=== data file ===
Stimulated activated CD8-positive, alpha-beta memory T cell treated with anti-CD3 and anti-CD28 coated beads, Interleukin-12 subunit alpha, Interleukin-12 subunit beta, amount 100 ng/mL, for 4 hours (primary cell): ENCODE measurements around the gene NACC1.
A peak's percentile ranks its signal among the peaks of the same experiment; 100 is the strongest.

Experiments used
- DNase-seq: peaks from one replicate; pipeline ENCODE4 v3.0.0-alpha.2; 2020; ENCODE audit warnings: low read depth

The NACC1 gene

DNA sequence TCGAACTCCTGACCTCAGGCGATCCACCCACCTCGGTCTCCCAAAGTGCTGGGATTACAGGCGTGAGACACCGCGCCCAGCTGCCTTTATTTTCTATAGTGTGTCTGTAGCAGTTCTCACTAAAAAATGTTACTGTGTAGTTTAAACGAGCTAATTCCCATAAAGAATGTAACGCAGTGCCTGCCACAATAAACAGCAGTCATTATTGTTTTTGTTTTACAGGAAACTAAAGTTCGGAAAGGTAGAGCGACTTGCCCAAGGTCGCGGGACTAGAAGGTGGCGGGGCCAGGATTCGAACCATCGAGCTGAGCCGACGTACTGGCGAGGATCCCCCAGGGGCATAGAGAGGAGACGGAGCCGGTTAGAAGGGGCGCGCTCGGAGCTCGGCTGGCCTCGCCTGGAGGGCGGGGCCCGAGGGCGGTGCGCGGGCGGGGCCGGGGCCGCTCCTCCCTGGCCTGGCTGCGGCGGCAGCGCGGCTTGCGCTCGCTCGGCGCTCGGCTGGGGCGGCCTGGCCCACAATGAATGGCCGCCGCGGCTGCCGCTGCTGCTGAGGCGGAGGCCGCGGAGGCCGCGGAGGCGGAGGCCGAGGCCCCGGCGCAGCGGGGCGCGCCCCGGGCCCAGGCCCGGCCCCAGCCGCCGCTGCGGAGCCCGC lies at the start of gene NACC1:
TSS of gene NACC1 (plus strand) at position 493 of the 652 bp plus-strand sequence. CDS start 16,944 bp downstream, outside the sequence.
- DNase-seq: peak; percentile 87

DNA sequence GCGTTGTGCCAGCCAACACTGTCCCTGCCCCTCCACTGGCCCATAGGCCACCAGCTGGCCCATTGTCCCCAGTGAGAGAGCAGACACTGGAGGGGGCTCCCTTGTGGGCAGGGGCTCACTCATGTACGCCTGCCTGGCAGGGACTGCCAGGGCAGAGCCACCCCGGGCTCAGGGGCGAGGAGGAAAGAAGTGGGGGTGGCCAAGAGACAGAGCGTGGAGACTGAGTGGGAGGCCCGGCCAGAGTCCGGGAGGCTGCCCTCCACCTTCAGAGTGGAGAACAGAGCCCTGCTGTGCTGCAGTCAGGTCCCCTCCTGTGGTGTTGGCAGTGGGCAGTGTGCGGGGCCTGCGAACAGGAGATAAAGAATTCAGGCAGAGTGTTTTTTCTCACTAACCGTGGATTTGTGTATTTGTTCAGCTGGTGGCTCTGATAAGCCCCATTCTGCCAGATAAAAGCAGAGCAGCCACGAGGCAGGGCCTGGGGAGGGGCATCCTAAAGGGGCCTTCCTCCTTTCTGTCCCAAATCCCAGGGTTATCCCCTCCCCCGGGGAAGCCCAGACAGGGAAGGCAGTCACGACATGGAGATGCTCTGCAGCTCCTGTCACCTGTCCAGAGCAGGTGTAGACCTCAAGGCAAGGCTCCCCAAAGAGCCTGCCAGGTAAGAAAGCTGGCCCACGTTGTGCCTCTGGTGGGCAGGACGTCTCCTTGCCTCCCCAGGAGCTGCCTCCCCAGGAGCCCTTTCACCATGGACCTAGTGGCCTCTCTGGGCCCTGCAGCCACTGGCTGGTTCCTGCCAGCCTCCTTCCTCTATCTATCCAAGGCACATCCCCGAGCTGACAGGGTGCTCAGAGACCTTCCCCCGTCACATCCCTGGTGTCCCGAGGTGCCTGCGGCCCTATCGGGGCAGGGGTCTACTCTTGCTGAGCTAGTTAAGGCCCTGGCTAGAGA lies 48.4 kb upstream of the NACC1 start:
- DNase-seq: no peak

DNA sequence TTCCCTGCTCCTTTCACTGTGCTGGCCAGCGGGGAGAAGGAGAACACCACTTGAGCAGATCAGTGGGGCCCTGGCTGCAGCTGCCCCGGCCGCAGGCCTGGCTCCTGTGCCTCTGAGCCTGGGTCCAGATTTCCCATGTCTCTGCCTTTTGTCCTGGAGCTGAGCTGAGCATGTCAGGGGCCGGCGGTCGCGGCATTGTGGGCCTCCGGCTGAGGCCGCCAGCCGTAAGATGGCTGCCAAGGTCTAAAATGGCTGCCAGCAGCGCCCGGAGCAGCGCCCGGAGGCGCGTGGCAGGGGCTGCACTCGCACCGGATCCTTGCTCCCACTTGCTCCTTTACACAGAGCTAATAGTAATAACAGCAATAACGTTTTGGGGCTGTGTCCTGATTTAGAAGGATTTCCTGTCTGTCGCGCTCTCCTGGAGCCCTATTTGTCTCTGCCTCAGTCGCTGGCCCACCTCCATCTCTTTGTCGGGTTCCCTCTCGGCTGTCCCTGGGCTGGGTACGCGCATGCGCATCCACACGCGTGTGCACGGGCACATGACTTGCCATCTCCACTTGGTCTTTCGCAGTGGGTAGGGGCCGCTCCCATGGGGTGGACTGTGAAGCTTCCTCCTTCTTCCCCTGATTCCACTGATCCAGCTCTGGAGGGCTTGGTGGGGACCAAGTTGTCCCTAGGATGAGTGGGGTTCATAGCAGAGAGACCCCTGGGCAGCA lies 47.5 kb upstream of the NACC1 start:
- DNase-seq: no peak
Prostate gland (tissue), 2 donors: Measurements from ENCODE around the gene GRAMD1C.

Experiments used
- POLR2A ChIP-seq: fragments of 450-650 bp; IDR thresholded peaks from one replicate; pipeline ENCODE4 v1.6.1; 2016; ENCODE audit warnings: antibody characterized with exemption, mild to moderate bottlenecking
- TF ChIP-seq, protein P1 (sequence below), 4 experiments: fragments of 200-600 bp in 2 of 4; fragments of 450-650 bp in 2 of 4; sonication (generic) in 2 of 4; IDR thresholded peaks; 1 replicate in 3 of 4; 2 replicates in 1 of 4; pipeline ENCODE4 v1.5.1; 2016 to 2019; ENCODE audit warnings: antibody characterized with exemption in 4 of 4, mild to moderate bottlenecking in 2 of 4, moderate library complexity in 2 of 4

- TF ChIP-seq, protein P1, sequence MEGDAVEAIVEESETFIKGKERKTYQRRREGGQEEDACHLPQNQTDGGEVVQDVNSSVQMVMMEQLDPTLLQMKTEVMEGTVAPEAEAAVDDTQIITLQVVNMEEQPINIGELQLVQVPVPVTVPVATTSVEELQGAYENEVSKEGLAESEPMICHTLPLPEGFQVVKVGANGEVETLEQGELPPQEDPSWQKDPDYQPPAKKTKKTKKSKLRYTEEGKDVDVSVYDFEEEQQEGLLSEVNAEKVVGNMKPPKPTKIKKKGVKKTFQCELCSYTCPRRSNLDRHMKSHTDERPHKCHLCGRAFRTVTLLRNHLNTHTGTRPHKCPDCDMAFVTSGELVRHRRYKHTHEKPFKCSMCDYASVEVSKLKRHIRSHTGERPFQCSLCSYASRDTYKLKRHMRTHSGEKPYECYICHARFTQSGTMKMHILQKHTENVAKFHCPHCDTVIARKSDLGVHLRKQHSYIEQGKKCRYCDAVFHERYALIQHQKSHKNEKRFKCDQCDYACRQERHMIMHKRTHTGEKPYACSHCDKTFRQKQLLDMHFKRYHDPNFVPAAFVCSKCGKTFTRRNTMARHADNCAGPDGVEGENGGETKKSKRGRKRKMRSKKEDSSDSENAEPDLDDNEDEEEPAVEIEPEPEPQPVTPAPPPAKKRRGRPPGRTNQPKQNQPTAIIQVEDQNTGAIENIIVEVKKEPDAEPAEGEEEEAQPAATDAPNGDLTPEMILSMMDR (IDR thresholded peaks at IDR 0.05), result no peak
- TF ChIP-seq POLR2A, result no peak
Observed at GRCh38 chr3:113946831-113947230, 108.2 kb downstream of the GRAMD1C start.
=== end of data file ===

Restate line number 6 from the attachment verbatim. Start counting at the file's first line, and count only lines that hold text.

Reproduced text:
DNA sequence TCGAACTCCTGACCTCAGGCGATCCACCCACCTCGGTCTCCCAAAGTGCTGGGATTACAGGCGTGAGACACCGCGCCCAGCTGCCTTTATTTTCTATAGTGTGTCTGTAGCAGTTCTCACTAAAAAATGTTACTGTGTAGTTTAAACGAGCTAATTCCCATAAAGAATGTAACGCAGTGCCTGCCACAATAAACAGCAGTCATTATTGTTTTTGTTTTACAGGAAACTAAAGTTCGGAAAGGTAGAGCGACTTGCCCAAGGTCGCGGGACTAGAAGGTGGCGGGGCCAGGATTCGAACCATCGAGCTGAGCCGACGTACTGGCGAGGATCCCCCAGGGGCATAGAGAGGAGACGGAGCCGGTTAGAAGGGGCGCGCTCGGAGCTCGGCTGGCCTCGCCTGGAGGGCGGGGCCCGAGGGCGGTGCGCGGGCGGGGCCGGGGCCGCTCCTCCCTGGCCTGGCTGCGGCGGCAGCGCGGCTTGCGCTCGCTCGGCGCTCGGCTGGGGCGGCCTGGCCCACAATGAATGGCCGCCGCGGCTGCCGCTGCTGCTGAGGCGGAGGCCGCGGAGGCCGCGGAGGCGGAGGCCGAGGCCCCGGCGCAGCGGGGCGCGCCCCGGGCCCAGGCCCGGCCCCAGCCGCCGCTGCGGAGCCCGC lies at the start of gene NACC1: